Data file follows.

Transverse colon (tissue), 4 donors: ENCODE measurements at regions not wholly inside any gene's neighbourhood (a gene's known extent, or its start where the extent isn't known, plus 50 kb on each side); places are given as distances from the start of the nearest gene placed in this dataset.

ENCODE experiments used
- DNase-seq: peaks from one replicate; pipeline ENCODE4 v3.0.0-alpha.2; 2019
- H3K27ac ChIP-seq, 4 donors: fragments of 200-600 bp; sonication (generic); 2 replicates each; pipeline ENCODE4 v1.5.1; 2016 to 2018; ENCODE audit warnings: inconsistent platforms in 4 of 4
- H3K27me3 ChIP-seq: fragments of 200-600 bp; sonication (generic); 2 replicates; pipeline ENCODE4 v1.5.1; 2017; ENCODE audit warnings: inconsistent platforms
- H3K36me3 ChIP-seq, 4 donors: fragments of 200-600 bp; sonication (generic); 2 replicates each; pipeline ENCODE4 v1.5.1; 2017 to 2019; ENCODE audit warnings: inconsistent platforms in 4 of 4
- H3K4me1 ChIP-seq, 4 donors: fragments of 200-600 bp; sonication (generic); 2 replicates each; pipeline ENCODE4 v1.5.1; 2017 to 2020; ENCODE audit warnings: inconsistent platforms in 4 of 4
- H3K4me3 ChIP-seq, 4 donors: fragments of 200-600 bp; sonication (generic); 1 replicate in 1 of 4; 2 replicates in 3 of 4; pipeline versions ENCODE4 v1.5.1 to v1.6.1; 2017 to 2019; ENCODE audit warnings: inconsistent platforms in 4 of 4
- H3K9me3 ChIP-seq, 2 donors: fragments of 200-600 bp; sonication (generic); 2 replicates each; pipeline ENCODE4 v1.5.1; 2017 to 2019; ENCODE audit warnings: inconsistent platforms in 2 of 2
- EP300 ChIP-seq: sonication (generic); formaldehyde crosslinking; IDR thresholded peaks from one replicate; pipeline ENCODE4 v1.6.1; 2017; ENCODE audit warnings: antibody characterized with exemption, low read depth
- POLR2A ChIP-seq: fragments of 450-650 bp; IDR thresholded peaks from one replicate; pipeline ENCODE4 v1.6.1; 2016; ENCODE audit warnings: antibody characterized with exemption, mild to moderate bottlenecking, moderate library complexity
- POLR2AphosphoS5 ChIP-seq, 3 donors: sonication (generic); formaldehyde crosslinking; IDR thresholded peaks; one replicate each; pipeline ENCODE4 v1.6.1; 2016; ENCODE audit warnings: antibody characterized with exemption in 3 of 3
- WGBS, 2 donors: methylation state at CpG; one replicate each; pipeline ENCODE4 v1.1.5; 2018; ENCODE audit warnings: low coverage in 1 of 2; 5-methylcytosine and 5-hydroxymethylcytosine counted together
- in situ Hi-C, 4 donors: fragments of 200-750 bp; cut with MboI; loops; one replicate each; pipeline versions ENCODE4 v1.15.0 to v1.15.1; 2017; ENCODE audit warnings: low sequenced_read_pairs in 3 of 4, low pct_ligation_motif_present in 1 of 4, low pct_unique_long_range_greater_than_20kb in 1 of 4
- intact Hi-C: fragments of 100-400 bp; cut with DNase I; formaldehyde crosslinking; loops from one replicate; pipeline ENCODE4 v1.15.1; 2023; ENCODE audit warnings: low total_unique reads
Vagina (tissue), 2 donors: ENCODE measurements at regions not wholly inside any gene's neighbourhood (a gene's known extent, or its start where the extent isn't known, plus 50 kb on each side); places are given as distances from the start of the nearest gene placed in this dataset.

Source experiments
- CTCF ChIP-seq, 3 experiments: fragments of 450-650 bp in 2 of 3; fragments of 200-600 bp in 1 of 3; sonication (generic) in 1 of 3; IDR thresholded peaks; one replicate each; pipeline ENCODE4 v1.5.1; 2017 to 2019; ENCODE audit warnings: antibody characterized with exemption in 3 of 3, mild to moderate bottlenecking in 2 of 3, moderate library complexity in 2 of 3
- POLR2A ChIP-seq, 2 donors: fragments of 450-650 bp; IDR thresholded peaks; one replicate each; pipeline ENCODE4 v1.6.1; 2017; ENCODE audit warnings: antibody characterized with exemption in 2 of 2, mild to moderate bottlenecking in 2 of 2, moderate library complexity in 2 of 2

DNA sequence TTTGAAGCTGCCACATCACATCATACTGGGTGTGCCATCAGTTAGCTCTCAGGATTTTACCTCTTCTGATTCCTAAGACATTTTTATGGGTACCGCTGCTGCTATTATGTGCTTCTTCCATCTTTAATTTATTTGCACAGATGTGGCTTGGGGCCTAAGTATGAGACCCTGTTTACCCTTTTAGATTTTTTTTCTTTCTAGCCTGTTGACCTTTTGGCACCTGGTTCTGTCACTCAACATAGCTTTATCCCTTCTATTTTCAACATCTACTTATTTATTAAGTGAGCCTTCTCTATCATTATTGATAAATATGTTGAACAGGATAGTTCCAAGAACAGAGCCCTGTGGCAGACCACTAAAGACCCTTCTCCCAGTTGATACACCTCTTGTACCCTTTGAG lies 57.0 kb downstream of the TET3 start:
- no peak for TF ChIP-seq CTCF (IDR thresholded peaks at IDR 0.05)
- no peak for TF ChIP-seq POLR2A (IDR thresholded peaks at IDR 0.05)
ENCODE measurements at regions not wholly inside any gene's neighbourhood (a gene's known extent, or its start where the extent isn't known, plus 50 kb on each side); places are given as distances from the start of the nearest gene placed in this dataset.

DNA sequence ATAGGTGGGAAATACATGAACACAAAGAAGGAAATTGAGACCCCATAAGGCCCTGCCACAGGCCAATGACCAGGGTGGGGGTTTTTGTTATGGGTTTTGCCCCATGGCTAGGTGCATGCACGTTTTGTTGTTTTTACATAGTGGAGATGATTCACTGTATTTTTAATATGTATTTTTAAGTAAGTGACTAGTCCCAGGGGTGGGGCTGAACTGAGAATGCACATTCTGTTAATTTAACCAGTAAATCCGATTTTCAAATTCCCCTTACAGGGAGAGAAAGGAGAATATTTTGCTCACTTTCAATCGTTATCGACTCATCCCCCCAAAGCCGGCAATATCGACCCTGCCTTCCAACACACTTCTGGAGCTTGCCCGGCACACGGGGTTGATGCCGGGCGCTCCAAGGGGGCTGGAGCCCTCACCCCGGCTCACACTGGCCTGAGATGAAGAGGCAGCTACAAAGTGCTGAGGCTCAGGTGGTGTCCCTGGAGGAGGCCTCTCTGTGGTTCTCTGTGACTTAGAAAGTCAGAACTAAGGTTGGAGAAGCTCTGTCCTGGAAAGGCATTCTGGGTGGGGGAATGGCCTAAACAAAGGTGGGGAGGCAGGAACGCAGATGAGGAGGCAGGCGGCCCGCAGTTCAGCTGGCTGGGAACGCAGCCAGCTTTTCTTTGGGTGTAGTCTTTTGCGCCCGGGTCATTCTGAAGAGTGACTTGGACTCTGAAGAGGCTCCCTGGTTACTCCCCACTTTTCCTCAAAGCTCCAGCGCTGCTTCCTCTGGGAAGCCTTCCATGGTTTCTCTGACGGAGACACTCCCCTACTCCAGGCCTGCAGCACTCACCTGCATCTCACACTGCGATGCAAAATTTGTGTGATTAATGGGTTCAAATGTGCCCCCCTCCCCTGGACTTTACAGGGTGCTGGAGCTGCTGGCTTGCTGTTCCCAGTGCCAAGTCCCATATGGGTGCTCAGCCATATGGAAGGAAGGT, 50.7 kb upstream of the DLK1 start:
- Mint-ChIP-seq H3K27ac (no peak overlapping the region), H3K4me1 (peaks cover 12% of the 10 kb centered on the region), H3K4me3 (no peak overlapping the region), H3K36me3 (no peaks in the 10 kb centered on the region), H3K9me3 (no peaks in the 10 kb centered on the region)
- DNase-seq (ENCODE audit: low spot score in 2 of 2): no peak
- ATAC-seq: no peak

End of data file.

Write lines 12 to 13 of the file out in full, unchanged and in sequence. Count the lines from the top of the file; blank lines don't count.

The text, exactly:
- POLR2AphosphoS5 ChIP-seq, 3 donors: sonication (generic); formaldehyde crosslinking; IDR thresholded peaks; one replicate each; pipeline ENCODE4 v1.6.1; 2016; ENCODE audit warnings: antibody characterized with exemption in 3 of 3
- WGBS, 2 donors: methylation state at CpG; one replicate each; pipeline ENCODE4 v1.1.5; 2018; ENCODE audit warnings: low coverage in 1 of 2; 5-methylcytosine and 5-hydroxymethylcytosine counted together